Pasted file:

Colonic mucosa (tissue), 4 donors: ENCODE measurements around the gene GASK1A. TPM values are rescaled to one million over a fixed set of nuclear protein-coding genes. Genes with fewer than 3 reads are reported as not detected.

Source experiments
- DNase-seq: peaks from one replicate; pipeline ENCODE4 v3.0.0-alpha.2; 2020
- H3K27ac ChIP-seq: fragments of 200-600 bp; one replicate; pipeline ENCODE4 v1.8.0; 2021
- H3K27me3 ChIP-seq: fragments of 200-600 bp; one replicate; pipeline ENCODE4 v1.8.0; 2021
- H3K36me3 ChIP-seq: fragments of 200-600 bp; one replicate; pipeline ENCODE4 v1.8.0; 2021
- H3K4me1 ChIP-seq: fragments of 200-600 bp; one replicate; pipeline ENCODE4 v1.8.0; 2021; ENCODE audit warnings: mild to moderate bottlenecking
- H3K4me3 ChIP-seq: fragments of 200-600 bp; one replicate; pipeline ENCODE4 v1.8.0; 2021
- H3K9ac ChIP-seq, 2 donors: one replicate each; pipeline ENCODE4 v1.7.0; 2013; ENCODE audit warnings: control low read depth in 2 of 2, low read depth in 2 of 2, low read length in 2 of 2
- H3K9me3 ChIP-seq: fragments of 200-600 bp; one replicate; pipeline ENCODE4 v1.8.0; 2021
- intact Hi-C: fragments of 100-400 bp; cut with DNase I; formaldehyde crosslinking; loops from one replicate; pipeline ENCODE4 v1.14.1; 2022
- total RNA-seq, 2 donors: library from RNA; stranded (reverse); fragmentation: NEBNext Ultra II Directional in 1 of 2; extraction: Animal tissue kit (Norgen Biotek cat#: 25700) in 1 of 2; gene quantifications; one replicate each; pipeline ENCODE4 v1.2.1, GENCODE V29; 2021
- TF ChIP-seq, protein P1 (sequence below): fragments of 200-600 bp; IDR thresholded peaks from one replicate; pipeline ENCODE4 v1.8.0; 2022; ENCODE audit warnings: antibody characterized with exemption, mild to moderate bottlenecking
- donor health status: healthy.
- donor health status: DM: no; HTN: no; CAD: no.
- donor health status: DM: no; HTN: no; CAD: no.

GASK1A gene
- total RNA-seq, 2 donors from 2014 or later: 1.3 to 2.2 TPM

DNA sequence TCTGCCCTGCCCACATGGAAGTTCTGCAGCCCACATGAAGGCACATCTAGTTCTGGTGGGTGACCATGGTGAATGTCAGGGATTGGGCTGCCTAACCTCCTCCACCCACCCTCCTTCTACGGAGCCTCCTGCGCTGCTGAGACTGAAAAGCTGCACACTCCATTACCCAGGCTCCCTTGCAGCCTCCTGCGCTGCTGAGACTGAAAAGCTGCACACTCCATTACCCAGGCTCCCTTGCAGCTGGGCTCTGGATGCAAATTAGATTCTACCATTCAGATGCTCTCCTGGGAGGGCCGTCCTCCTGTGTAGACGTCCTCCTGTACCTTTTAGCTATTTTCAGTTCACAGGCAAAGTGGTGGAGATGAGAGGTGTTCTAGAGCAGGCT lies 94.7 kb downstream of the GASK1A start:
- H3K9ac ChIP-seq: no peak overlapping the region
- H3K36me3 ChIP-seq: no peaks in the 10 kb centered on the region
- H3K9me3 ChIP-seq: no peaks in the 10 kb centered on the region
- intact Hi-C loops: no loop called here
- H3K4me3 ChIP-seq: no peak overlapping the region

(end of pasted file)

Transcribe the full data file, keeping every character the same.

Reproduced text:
Colonic mucosa (tissue), 4 donors: ENCODE measurements around the gene GASK1A. TPM values are rescaled to one million over a fixed set of nuclear protein-coding genes. Genes with fewer than 3 reads are reported as not detected.

Source experiments
- DNase-seq: peaks from one replicate; pipeline ENCODE4 v3.0.0-alpha.2; 2020
- H3K27ac ChIP-seq: fragments of 200-600 bp; one replicate; pipeline ENCODE4 v1.8.0; 2021
- H3K27me3 ChIP-seq: fragments of 200-600 bp; one replicate; pipeline ENCODE4 v1.8.0; 2021
- H3K36me3 ChIP-seq: fragments of 200-600 bp; one replicate; pipeline ENCODE4 v1.8.0; 2021
- H3K4me1 ChIP-seq: fragments of 200-600 bp; one replicate; pipeline ENCODE4 v1.8.0; 2021; ENCODE audit warnings: mild to moderate bottlenecking
- H3K4me3 ChIP-seq: fragments of 200-600 bp; one replicate; pipeline ENCODE4 v1.8.0; 2021
- H3K9ac ChIP-seq, 2 donors: one replicate each; pipeline ENCODE4 v1.7.0; 2013; ENCODE audit warnings: control low read depth in 2 of 2, low read depth in 2 of 2, low read length in 2 of 2
- H3K9me3 ChIP-seq: fragments of 200-600 bp; one replicate; pipeline ENCODE4 v1.8.0; 2021
- intact Hi-C: fragments of 100-400 bp; cut with DNase I; formaldehyde crosslinking; loops from one replicate; pipeline ENCODE4 v1.14.1; 2022
- total RNA-seq, 2 donors: library from RNA; stranded (reverse); fragmentation: NEBNext Ultra II Directional in 1 of 2; extraction: Animal tissue kit (Norgen Biotek cat#: 25700) in 1 of 2; gene quantifications; one replicate each; pipeline ENCODE4 v1.2.1, GENCODE V29; 2021
- TF ChIP-seq, protein P1 (sequence below): fragments of 200-600 bp; IDR thresholded peaks from one replicate; pipeline ENCODE4 v1.8.0; 2022; ENCODE audit warnings: antibody characterized with exemption, mild to moderate bottlenecking
- donor health status: healthy.
- donor health status: DM: no; HTN: no; CAD: no.
- donor health status: DM: no; HTN: no; CAD: no.

GASK1A gene
- total RNA-seq, 2 donors from 2014 or later: 1.3 to 2.2 TPM

DNA sequence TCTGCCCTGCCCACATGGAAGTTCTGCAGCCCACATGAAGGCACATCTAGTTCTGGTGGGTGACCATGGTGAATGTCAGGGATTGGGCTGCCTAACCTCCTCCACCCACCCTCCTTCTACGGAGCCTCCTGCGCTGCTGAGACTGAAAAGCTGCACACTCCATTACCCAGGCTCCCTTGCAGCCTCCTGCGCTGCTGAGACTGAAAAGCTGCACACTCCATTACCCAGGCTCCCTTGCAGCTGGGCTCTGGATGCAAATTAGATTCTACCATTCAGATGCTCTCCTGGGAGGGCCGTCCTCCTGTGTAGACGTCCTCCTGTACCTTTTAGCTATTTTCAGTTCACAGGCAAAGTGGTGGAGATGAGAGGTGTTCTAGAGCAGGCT lies 94.7 kb downstream of the GASK1A start:
- H3K9ac ChIP-seq: no peak overlapping the region
- H3K36me3 ChIP-seq: no peaks in the 10 kb centered on the region
- H3K9me3 ChIP-seq: no peaks in the 10 kb centered on the region
- intact Hi-C loops: no loop called here
- H3K4me3 ChIP-seq: no peak overlapping the region